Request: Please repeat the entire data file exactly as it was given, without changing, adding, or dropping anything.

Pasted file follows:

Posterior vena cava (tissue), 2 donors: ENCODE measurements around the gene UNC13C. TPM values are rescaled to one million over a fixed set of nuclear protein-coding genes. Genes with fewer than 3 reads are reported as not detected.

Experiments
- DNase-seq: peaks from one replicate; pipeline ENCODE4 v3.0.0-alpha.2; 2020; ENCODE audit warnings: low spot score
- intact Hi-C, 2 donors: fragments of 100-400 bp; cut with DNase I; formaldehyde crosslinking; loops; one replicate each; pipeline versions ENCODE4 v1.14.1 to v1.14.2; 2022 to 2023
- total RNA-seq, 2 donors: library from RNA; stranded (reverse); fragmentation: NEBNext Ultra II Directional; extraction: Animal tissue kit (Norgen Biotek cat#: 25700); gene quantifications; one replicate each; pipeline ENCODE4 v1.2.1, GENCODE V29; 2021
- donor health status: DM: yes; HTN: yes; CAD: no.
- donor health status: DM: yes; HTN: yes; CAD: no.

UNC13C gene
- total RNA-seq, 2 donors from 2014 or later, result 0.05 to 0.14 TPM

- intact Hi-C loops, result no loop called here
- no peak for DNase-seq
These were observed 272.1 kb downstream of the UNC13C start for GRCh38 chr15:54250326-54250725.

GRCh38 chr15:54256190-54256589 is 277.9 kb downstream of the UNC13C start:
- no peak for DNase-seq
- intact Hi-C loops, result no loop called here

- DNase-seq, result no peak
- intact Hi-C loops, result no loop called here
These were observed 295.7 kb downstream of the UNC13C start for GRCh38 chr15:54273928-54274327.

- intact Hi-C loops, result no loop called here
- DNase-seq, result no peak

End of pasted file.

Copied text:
Posterior vena cava (tissue), 2 donors: ENCODE measurements around the gene UNC13C. TPM values are rescaled to one million over a fixed set of nuclear protein-coding genes. Genes with fewer than 3 reads are reported as not detected.

Experiments
- DNase-seq: peaks from one replicate; pipeline ENCODE4 v3.0.0-alpha.2; 2020; ENCODE audit warnings: low spot score
- intact Hi-C, 2 donors: fragments of 100-400 bp; cut with DNase I; formaldehyde crosslinking; loops; one replicate each; pipeline versions ENCODE4 v1.14.1 to v1.14.2; 2022 to 2023
- total RNA-seq, 2 donors: library from RNA; stranded (reverse); fragmentation: NEBNext Ultra II Directional; extraction: Animal tissue kit (Norgen Biotek cat#: 25700); gene quantifications; one replicate each; pipeline ENCODE4 v1.2.1, GENCODE V29; 2021
- donor health status: DM: yes; HTN: yes; CAD: no.
- donor health status: DM: yes; HTN: yes; CAD: no.

UNC13C gene
- total RNA-seq, 2 donors from 2014 or later, result 0.05 to 0.14 TPM

- intact Hi-C loops, result no loop called here
- no peak for DNase-seq
These were observed 272.1 kb downstream of the UNC13C start for GRCh38 chr15:54250326-54250725.

GRCh38 chr15:54256190-54256589 is 277.9 kb downstream of the UNC13C start:
- no peak for DNase-seq
- intact Hi-C loops, result no loop called here

- DNase-seq, result no peak
- intact Hi-C loops, result no loop called here
These were observed 295.7 kb downstream of the UNC13C start for GRCh38 chr15:54273928-54274327.

- intact Hi-C loops, result no loop called here
- DNase-seq, result no peak